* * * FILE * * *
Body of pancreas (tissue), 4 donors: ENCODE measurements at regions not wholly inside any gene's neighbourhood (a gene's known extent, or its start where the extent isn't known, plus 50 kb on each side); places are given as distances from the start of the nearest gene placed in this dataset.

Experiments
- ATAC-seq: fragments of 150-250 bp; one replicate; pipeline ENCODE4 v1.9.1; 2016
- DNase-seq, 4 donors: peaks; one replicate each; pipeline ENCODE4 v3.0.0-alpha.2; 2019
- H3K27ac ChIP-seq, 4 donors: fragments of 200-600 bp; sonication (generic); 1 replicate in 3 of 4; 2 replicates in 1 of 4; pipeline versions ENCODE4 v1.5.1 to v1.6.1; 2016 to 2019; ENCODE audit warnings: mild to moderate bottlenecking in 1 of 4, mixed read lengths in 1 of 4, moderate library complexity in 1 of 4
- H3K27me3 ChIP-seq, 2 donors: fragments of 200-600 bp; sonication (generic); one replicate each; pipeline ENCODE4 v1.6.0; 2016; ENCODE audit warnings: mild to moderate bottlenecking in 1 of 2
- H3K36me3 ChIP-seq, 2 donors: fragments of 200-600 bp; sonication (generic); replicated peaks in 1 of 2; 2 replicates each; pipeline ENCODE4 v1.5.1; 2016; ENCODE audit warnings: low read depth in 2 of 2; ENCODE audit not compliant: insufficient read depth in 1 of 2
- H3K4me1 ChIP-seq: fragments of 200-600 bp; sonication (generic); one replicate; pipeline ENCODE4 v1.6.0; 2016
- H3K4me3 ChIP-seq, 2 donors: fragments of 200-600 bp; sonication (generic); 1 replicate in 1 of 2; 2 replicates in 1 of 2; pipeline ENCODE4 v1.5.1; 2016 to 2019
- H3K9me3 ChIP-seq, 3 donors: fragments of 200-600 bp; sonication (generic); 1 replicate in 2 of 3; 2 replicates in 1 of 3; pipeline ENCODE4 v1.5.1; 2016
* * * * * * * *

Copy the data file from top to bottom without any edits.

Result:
Body of pancreas (tissue), 4 donors: ENCODE measurements at regions not wholly inside any gene's neighbourhood (a gene's known extent, or its start where the extent isn't known, plus 50 kb on each side); places are given as distances from the start of the nearest gene placed in this dataset.

Experiments
- ATAC-seq: fragments of 150-250 bp; one replicate; pipeline ENCODE4 v1.9.1; 2016
- DNase-seq, 4 donors: peaks; one replicate each; pipeline ENCODE4 v3.0.0-alpha.2; 2019
- H3K27ac ChIP-seq, 4 donors: fragments of 200-600 bp; sonication (generic); 1 replicate in 3 of 4; 2 replicates in 1 of 4; pipeline versions ENCODE4 v1.5.1 to v1.6.1; 2016 to 2019; ENCODE audit warnings: mild to moderate bottlenecking in 1 of 4, mixed read lengths in 1 of 4, moderate library complexity in 1 of 4
- H3K27me3 ChIP-seq, 2 donors: fragments of 200-600 bp; sonication (generic); one replicate each; pipeline ENCODE4 v1.6.0; 2016; ENCODE audit warnings: mild to moderate bottlenecking in 1 of 2
- H3K36me3 ChIP-seq, 2 donors: fragments of 200-600 bp; sonication (generic); replicated peaks in 1 of 2; 2 replicates each; pipeline ENCODE4 v1.5.1; 2016; ENCODE audit warnings: low read depth in 2 of 2; ENCODE audit not compliant: insufficient read depth in 1 of 2
- H3K4me1 ChIP-seq: fragments of 200-600 bp; sonication (generic); one replicate; pipeline ENCODE4 v1.6.0; 2016
- H3K4me3 ChIP-seq, 2 donors: fragments of 200-600 bp; sonication (generic); 1 replicate in 1 of 2; 2 replicates in 1 of 2; pipeline ENCODE4 v1.5.1; 2016 to 2019
- H3K9me3 ChIP-seq, 3 donors: fragments of 200-600 bp; sonication (generic); 1 replicate in 2 of 3; 2 replicates in 1 of 3; pipeline ENCODE4 v1.5.1; 2016